Icelandic vikings information
The term Viking (from Old Norse víkingr) is customarily used to refer to the Norse (Scandinavian) explorers, warriors, merchants, and pirates who raided, traded, explored and settled in wide areas of Europe and the North Atlantic islands from the late eighth to the mid-11th century. These Norsemen used their famed longships to travel as far east as Constantinople and the Volga River in Russia, and as far west as Iceland, Greenland, and Newfoundland, and as far south as Al Andalus. This period of Viking expansion – known as the Viking Age – forms a major part of the medieval history of Scandinavia, Britain, Ireland and the rest of Europe in general.
Popular conceptions of the Vikings often differ from the complex picture that emerges from archaeology and written sources. A romanticized picture of Vikings as Germanic noble savages began to take root in the 18th century, and this developed and became widely propagated during the 19th-century Viking revival. The received views of the Vikings as violent brutes or intrepid adventurers owe much to the modern Viking myth which had taken shape by the early 20th century. Current popular representations are typically highly clichéd, presenting the Vikings as familiar caricatures.
The Old Norse feminine noun víking refers to an expedition overseas. It occurs in Viking Age runic inscriptions and in later medieval writings in set expressions such as the phrasal verb fara í víking "to go on an expedition". In later texts such as the Icelandic sagas, the phrase "to go viking" implies participation in raiding activity or piracy, and not simply seaborne missions of trade and commerce. The related Old Norse masculine noun víkingr appears in Viking Age skaldic poetry and on several rune stones found in Scandinavia, where it refers to a seaman or warrior who takes part in an expedition overseas. The form also occurs as a personal name on some Swedish rune stones. There is little indication of any negative connotation in the term before the end of the Viking Age. Regardless of its possible origins, the word was used to indicate an activity and those who participated in it, and not to any ethnic or cultural group.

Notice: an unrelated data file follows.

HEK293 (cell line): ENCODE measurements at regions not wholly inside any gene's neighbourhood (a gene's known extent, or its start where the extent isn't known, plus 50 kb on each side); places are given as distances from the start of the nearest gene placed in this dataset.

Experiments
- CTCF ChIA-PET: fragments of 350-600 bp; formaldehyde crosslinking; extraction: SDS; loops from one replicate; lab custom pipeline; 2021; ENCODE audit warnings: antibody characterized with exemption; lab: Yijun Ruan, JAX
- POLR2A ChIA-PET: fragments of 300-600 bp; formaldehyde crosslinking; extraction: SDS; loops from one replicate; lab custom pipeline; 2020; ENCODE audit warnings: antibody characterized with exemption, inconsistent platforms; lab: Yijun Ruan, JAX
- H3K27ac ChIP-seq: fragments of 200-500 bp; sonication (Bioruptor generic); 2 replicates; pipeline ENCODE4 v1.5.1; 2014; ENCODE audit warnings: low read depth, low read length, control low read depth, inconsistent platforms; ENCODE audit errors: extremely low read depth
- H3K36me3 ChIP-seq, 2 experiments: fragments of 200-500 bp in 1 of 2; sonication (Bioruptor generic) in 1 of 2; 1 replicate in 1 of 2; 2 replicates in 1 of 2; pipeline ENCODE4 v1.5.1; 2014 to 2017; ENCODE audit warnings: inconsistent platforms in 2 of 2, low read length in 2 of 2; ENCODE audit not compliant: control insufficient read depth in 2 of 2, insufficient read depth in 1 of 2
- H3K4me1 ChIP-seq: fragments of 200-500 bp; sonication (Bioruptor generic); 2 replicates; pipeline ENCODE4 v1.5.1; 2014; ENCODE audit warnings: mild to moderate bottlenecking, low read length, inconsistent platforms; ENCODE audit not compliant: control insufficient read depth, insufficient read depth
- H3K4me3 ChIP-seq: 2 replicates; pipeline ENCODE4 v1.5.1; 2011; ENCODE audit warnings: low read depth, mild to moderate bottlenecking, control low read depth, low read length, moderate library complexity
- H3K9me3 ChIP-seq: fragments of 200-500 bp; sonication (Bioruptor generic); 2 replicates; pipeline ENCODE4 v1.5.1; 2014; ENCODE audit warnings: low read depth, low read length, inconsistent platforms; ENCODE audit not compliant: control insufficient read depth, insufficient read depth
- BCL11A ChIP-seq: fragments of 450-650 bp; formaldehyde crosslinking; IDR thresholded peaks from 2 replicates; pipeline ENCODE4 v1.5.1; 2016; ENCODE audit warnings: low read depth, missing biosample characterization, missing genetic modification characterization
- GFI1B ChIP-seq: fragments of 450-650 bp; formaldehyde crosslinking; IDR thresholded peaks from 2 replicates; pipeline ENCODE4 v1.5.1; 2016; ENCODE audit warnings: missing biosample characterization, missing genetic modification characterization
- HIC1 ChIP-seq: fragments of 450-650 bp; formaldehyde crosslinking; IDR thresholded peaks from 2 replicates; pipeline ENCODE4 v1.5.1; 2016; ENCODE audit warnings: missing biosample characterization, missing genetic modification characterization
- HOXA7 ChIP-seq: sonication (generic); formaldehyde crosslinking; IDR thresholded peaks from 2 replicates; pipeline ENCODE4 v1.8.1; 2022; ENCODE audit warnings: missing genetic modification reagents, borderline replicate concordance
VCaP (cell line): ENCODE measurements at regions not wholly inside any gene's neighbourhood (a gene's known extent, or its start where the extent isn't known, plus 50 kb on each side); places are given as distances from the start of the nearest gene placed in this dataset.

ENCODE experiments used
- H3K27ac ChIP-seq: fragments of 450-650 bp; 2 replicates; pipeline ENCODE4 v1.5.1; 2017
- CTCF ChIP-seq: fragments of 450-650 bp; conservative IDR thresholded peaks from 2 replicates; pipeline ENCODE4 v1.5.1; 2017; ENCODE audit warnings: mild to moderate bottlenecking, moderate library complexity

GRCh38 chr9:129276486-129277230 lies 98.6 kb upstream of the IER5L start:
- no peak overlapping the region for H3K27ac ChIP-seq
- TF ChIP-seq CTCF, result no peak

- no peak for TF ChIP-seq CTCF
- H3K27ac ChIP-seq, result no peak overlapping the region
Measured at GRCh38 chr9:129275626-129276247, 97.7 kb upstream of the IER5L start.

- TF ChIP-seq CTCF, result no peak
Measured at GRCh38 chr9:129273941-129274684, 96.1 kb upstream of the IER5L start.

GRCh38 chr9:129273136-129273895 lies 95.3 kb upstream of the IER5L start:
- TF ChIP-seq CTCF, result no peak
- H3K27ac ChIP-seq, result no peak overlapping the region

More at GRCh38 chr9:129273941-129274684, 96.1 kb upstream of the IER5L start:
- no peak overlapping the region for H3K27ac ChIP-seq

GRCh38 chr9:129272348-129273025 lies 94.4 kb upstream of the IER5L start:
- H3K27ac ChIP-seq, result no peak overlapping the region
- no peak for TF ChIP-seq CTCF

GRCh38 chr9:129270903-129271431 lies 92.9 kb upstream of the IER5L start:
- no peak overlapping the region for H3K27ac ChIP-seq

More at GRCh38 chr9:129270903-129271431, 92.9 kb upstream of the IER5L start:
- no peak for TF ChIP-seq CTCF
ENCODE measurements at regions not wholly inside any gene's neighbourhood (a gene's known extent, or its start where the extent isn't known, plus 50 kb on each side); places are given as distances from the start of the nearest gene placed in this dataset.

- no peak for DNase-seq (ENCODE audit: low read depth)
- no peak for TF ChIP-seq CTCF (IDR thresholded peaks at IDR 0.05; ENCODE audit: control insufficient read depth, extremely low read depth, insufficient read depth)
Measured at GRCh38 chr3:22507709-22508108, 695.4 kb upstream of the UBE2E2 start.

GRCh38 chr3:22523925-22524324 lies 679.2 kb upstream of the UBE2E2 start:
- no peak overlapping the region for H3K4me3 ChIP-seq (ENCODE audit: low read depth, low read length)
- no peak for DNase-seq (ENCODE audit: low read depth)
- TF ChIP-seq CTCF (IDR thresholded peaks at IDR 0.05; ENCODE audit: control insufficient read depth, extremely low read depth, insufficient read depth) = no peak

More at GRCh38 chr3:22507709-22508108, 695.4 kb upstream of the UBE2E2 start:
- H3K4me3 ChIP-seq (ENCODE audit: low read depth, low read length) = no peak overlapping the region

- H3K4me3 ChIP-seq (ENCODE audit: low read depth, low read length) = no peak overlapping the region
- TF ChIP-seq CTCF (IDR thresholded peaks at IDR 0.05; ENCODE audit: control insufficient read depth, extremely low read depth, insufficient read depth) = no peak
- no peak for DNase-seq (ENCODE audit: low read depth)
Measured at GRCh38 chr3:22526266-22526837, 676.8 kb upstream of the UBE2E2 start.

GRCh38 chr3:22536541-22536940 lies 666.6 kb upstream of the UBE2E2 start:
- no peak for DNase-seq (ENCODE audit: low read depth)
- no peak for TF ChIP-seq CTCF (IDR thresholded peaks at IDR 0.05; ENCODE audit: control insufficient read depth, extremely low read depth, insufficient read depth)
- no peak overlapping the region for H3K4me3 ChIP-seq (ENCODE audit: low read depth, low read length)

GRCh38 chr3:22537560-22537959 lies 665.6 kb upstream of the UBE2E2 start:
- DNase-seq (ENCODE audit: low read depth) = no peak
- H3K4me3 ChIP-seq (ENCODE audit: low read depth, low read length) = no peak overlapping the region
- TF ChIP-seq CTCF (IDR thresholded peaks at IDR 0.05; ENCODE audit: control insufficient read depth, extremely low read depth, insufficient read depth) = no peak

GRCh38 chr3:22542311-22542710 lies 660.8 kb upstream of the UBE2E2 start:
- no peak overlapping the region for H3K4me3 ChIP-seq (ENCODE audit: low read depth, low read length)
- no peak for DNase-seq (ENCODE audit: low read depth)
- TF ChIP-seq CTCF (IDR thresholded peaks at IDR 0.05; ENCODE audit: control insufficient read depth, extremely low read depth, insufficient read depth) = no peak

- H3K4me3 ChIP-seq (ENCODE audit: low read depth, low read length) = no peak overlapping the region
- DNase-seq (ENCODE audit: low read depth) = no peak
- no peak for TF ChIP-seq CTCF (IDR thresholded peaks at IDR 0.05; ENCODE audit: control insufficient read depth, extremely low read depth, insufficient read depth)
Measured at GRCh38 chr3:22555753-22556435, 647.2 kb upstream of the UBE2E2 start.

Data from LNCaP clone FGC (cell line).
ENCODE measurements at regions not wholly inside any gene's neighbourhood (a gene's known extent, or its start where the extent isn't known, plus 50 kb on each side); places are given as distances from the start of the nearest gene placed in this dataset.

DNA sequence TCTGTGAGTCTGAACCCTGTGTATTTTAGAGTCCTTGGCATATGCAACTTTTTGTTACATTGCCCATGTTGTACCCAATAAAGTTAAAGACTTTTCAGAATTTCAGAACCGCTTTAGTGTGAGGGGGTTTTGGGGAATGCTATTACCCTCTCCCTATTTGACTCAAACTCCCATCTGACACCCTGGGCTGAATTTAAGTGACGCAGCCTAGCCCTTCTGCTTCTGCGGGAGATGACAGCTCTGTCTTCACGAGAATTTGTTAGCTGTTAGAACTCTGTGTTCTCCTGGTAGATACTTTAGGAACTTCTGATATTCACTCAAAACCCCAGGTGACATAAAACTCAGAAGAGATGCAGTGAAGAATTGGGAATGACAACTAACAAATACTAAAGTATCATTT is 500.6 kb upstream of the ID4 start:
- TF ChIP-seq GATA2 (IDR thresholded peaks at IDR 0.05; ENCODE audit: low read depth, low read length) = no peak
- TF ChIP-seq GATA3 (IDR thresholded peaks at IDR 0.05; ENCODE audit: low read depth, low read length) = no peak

In Old English, the word wicing appears first in the Anglo-Saxon poem, "Widsith", which probably dates from the 9th century. In Old English, and in the history of the archbishops of Hamburg-Bremen written by Adam of Bremen in about 1070, the term is synonymous with pirate. As in the Old Norse usages, the term is not employed as a name for any people or culture in general. The word does not occur in any preserved Middle English texts.
In the modern Scandinavian languages, the word Viking usually refers specifically to those people who went on Viking expeditions. The word viking was introduced into Modern English during the 18th-century "Viking revival", at which point it acquired romanticized heroic overtones of "barbarian warrior" or noble savage. During the 20th century, the meaning of the term was expanded to refer not only to seaborne raiders from Scandinavia, but secondarily to any Scandinavian who lived during the period from the late eighth to the mid-11th centuries, or more loosely from c. 700 to as late as about 1100. As an adjective, the word is used to refer to ideas, phenomena or artifacts connected with Scandinavians and their cultural life in these centuries, producing expressions like "Viking age", "Viking culture", "Viking art", "Viking religion", "Viking ship", and so on. The people of medieval Scandinavia are also referred to as Norse, although this term properly applies only to the Old-Norse-speaking peoples of Scandinavia, and not to the Sami.